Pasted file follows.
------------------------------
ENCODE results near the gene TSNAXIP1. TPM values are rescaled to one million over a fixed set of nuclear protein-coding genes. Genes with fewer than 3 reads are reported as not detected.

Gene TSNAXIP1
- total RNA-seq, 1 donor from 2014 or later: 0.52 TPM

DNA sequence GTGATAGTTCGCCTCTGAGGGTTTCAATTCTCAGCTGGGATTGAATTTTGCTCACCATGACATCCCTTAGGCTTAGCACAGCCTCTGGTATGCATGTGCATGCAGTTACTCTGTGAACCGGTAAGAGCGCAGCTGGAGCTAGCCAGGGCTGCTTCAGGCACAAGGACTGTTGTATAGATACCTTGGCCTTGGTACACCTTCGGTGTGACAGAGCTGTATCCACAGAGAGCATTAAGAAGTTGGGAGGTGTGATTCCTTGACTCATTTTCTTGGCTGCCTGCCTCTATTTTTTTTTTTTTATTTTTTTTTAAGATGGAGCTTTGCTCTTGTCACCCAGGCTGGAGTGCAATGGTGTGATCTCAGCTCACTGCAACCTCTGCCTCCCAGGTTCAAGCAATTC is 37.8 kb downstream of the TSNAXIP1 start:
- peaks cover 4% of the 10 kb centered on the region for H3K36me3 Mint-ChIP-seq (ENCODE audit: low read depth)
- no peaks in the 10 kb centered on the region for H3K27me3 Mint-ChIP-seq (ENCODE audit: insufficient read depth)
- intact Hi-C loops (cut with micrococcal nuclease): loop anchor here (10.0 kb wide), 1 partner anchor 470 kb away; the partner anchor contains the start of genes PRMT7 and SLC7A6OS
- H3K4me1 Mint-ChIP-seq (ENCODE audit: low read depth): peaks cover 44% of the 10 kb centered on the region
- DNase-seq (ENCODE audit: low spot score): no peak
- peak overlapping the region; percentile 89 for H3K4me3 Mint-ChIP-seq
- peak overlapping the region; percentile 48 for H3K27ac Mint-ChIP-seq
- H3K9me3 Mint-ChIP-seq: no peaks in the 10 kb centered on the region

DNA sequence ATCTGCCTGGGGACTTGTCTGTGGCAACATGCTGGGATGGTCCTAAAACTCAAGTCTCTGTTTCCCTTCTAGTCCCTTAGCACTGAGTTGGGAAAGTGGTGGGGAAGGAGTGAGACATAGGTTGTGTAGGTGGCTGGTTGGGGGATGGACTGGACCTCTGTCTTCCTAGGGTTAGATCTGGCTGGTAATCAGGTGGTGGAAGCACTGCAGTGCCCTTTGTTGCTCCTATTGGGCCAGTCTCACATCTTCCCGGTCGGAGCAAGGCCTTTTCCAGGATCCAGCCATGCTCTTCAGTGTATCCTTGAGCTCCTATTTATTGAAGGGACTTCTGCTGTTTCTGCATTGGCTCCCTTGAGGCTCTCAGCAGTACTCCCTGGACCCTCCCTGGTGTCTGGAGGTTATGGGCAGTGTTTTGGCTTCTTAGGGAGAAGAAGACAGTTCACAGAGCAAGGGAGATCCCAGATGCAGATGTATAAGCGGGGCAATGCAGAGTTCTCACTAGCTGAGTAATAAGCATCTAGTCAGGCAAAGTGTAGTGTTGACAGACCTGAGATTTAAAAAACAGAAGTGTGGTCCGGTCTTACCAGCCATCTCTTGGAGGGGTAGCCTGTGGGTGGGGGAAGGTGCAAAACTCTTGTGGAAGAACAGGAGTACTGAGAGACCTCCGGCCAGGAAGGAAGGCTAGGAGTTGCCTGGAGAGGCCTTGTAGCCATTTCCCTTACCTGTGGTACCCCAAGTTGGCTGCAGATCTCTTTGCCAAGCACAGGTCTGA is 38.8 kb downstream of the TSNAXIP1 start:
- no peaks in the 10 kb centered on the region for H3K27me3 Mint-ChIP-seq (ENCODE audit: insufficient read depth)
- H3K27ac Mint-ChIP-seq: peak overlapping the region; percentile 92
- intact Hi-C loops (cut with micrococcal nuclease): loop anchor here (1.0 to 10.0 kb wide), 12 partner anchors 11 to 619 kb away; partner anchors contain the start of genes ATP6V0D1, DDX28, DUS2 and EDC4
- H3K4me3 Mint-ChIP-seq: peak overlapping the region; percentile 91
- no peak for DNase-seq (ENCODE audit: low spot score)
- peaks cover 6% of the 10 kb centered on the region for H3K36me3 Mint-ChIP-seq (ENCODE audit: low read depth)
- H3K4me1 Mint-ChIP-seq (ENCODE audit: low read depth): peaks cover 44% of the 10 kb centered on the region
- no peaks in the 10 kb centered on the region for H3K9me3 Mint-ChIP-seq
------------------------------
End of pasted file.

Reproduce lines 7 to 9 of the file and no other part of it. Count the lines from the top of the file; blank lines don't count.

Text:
- intact Hi-C loops (cut with micrococcal nuclease): loop anchor here (10.0 kb wide), 1 partner anchor 470 kb away; the partner anchor contains the start of genes PRMT7 and SLC7A6OS
- H3K4me1 Mint-ChIP-seq (ENCODE audit: low read depth): peaks cover 44% of the 10 kb centered on the region
- DNase-seq (ENCODE audit: low spot score): no peak